...We become aware of a throng of beings therein, a throng scarcely perceptible even to our new consciousness, beings of a nature more entirely spiritual than we have previously encountered. The united gaze of great brilliant eyes is fixed silently upon us as we pass through their ranks. We are to be in some unknown manner put to the test, proved by the fire."
What is meant by this "redeeming Fire"? To many, this sounds overwhelmingly oppressive. However, nestled firmly in this evasive language is an important thought: When we release our worries, both corporeal and ethereal, to the process (that which is the tide of life, of the forces of the cosmos and that which gives us momentum, motivation and divine inspiration), we do not release our responsibilities - instead, we release all predestined thought, all guilt, all blame, all expectancy (no lust for result), and in the process we find ourselves empty and ready to WORK."
The first thing we notice is that in each of the three passages, the Path-workers get the idea of a Trial by Fire, or Proving by Fire. The sense is that the Thirty First Path is encountered at an early stage of an Initiate's career (it joins Malkuth to Hod): hence, it represents an initiatory phase that the young aspirant has to go through. Specifically, it feels like a burning away of redundant aspects of the personality.
Space prevents me from giving details from all the Path-workings I have surveyed, both mine and other peoples. But I have seen much evidence to indicate that generally, the symbolism of the Paths of the Tree of Life is such that different people tend to obtain similar results when working them. In my experience, the paths take on some of the nature of the Sephiroth which lie at their upper-most end, corresponding closely with my ideas of the grades to which those Sephiroth would be attributed. For example:
All in all Path-working tends to make the Tree of Life far more personal to the individual. At first, the initiate probably only looks on the Tree of Life as a set of correspondences to be memorised: but after Path-working, i.e. experiencing the Tree at a psychic level, the correspondences are connected together in the Initiate's mind through the memories of the astral adventures. It thus becomes easier for the Initiate to invoke those forces in the future, because now they will stir his imagination vividly whereas before they would not.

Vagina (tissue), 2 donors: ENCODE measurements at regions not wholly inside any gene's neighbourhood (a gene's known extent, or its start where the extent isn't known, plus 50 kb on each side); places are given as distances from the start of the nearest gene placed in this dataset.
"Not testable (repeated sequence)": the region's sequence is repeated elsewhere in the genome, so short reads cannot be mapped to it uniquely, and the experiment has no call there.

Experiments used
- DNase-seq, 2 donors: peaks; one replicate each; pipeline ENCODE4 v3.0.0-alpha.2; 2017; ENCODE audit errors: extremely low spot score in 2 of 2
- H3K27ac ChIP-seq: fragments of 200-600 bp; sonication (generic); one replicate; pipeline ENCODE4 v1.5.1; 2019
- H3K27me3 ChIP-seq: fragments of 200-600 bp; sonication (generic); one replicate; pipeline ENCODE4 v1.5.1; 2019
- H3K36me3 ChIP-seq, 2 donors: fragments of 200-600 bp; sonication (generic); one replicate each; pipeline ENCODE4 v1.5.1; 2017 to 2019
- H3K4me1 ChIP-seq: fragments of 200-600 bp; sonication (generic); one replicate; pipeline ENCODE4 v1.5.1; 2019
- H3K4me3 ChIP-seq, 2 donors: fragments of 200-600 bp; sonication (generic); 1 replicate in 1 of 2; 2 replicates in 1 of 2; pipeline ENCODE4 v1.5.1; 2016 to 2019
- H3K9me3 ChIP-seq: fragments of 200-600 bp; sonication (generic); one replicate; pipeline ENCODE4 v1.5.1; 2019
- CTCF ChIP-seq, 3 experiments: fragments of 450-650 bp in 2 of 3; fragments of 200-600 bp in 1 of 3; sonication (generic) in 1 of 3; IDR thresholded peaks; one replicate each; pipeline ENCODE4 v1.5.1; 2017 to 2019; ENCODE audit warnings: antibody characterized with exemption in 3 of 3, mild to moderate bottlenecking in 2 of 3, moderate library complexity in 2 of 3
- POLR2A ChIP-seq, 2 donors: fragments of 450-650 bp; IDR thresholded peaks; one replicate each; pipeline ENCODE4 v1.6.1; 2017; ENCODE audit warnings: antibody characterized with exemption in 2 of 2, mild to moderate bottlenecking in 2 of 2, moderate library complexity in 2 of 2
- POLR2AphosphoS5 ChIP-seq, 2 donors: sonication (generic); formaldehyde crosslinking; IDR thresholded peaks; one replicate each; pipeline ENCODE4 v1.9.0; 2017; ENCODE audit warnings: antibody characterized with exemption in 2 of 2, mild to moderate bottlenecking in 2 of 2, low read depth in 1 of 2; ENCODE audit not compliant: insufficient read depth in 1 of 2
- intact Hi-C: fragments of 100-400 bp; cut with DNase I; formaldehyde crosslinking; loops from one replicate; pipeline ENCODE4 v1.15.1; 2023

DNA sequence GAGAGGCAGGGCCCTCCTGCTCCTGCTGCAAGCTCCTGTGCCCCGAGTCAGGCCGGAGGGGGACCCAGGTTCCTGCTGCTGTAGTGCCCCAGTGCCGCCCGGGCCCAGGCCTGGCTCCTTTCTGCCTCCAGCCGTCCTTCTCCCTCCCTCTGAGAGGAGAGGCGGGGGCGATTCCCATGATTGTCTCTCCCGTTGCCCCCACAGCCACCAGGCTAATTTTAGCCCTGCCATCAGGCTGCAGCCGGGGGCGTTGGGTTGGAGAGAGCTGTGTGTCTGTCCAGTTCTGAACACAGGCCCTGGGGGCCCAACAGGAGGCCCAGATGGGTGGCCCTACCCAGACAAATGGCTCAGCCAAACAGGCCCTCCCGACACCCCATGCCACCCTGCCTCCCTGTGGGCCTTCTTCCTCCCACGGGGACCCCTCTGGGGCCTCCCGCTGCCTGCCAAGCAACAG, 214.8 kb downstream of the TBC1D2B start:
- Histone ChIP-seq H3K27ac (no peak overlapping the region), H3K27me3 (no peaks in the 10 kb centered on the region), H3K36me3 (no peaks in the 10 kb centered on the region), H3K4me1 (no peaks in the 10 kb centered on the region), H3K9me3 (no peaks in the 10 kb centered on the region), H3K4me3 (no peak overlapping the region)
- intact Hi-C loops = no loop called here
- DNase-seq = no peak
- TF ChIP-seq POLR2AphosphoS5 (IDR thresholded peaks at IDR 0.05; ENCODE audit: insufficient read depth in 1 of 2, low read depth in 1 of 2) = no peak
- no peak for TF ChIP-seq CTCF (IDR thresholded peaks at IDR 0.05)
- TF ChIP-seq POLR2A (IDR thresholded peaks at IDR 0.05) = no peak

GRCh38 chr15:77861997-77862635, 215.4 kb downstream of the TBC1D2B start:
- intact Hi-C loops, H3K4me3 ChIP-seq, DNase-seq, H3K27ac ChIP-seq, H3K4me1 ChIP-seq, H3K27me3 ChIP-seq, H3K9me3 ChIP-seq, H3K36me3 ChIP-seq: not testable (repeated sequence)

Furthermore, the experience of Path-working seems to be that the Path-worker goes on a quest to find the lost parts of the self, and finds them through investigating the symbolism of the Tree of Life. When this is viewed in light of the use of the Major Arcana therein, it reinforces the pre-eminence of the Tarot as well - not just as a method of mere fortune-telling, but as a set of symbols of deep psychological significance. One of the side-effects of Path-working must inevitably be that afterwards, a given Tarot Trump is linked to the mystical revelation which the Path-worker experienced when investigating its corresponding Path. Hence the Path-worker cannot look at the Tarot again in the same light: before it was an arbitrary set of symbols; now they stir memories of great psychic import.
Path-working: A Suggested Method
The structure of the Path-working session will therefore follow the following lines:
The preparation of the physical temple will be involve furnishing it in the manner indicated by 777 - for example, one should use appropriate colours, incenses etc. The opening in the very least will include the Lesser Banishing Rituals of the Pentagram and Hexagram.
The starting point for the Path-working is the Sephira at the "lower" end of the Path. Hence, the composition of place begins with astrally forming a Temple which symbolically represents that Sephira. The Sephirothic Temple is aligned east-west, east being the direction of Kether, and west the direction of Malkuth. There are portals in the walls, corresponding to where the paths which connect to that Sephiroth would be on the glyph of the Tree of Life. For instance, Yesod: